Benefactresses of Waqf and Good Deeds
journal article
Benevolent women from different cultures and different periods of the Ottoman Empire established waqfs (charitable endowments) in order to help the needy, sick, and unfortunate. In addition to the respect the women earned from society, waqfs gave women legal support and protection for their property, and allowed them to manage and benefit from their property while they were alive and to pass it on to designated heirs. On the other hand, shari'a law and local traditions defined the areas of action for women concerning property rights and personal status, which brought a gender dimension to philanthropy. Women in philanthropy were not singled out for pressure; rather culture and law itself were gendered. 
This article focuses on women's practices of charitable endowment in Ottoman Jerusalem during the eighteenth century to examine waqf practices in a context of discrimination against women in male-dominated society and society's control mechanisms. To do so, it draws on endowment deeds (waqfiyyas) recorded in the registry (sijill) of the shariʻa court of Jerusalem and the decisions (ahkam) recorded among the Damascus ahkam registers. The first part of the article will discuss women's ability to establish waqfs in terms of Islamic law and traditions, and to serve as these waqfs' managers, foundation officers, and beneficiaries. The second part deals with women establishing waqfs in Jerusalem during this period. Lastly, women as administrators (mutawallis) of waqfs in Jerusalem will be examined in relation to their endowment deeds, concluding with an assessment of the role of shari'a law and local tradition in shaping Jerusalem women's practices of endowment.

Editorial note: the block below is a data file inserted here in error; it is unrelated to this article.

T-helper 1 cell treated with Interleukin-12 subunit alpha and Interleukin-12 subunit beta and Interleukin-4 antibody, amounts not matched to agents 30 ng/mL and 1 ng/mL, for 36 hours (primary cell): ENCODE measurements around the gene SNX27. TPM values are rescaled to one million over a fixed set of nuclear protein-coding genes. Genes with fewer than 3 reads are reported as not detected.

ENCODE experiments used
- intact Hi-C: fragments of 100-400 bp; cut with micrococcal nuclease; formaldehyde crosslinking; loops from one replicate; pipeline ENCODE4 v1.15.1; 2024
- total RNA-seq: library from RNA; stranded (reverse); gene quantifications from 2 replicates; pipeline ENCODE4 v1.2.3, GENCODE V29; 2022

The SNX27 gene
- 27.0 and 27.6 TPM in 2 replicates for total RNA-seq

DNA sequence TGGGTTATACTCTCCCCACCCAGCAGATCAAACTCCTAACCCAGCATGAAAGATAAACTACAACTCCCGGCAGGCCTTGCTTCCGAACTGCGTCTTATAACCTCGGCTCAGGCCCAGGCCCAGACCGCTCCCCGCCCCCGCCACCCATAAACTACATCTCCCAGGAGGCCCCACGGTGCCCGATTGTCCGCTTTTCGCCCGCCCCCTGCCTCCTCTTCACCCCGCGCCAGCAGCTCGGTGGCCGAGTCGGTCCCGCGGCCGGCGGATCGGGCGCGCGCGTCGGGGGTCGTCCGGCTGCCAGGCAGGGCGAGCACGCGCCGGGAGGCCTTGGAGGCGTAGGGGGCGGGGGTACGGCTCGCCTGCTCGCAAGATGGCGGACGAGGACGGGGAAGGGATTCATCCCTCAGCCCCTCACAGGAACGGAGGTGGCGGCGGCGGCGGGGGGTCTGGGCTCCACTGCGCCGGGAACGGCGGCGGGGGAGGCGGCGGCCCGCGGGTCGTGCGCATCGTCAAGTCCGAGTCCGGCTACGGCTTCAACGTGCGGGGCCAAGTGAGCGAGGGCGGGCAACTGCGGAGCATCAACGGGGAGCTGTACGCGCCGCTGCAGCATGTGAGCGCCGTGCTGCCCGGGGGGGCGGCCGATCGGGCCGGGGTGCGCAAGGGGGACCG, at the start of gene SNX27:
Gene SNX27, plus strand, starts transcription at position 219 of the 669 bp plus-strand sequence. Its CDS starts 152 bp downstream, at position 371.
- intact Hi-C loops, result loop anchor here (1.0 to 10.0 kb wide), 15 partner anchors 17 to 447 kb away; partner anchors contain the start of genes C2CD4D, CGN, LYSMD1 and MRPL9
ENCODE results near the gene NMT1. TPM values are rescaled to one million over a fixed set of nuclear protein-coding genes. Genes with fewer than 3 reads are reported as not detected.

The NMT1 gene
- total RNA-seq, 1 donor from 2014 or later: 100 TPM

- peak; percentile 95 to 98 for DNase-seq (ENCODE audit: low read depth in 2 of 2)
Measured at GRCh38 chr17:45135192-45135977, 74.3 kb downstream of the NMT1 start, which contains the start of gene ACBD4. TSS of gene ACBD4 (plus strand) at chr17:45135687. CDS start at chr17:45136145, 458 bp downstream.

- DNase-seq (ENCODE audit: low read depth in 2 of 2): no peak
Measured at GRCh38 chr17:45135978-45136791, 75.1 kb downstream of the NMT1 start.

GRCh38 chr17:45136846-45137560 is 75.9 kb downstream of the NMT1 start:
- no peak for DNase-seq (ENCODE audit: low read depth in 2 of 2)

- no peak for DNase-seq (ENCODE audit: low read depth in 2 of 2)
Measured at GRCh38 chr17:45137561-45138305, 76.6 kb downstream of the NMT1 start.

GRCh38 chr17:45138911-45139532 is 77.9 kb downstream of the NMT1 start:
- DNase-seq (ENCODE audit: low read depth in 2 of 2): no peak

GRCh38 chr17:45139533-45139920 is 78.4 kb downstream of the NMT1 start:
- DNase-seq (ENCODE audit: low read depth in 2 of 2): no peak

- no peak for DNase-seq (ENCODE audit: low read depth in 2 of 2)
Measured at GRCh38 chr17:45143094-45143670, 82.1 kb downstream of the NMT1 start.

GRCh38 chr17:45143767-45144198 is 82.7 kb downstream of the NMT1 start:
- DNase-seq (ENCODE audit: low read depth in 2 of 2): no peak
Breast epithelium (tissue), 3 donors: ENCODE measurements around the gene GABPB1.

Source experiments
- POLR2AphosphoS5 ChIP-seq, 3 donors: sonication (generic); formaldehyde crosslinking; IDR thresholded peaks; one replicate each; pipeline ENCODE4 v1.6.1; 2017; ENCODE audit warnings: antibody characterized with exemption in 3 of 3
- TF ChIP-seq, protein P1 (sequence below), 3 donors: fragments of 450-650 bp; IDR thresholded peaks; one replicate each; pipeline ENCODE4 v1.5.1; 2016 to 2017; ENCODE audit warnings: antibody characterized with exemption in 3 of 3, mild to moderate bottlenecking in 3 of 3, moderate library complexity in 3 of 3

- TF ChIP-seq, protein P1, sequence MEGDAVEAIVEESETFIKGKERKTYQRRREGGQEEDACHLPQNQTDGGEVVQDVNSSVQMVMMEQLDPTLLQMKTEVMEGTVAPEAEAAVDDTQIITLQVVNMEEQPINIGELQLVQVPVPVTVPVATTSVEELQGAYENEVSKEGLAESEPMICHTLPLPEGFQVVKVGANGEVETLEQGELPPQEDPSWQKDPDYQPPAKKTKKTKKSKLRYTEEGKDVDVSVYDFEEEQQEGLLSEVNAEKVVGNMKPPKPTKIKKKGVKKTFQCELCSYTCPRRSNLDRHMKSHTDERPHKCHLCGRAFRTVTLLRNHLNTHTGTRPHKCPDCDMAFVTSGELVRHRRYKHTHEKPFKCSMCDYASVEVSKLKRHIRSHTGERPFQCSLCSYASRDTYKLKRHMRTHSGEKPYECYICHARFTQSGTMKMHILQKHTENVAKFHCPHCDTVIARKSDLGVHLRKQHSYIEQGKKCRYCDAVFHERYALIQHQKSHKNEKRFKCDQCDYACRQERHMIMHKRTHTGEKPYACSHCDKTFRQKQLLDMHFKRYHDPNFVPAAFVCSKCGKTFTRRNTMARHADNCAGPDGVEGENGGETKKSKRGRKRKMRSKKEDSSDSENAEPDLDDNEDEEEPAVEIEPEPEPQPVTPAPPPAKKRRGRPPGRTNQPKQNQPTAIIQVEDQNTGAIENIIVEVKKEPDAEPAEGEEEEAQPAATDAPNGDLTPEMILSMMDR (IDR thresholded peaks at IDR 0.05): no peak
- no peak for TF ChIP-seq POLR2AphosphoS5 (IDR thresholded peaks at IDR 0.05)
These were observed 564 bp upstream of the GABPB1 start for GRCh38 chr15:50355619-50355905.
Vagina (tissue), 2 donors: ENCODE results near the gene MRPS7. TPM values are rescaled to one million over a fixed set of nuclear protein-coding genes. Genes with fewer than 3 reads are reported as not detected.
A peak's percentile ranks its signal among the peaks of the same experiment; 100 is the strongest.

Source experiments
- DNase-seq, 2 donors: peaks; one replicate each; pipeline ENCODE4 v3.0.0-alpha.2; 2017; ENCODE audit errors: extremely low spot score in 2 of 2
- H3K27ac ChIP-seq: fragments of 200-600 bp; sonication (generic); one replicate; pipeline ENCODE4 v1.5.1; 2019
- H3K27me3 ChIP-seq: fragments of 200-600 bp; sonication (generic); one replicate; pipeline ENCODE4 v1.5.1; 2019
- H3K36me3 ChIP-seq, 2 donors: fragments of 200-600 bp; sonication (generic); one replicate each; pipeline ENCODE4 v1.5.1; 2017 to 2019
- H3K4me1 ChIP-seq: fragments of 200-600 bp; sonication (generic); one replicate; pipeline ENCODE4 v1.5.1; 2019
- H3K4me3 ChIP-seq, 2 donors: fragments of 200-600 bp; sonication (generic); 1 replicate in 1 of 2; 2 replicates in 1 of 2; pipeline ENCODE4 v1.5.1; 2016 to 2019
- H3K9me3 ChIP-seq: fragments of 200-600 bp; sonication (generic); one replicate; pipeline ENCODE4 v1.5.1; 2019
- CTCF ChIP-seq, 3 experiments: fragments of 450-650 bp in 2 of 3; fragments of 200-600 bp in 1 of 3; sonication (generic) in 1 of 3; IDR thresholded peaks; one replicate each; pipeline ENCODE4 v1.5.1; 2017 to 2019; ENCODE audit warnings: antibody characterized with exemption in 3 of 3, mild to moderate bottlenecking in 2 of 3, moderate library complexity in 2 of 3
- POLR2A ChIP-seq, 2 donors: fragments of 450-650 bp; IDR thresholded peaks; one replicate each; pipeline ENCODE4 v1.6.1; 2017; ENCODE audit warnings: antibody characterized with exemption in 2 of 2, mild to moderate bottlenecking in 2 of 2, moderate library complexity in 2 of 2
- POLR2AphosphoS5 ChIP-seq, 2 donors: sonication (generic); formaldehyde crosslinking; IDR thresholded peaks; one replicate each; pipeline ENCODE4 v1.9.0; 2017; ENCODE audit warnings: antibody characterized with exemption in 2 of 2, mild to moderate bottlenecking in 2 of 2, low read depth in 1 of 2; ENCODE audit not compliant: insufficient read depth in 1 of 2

Memis, Serife Eroglu. "Benefactresses of Waqf and Good Deeds Charitable Women in Ottoman Jerusalem, 1703–1831." Jerusalem Quarterly 2017, no. 72 (Winter 2017): 48-57. from JQ 72 - Memis.pdf.
Şerife Eroğlu Memiş/The Journal of Palestinian Studies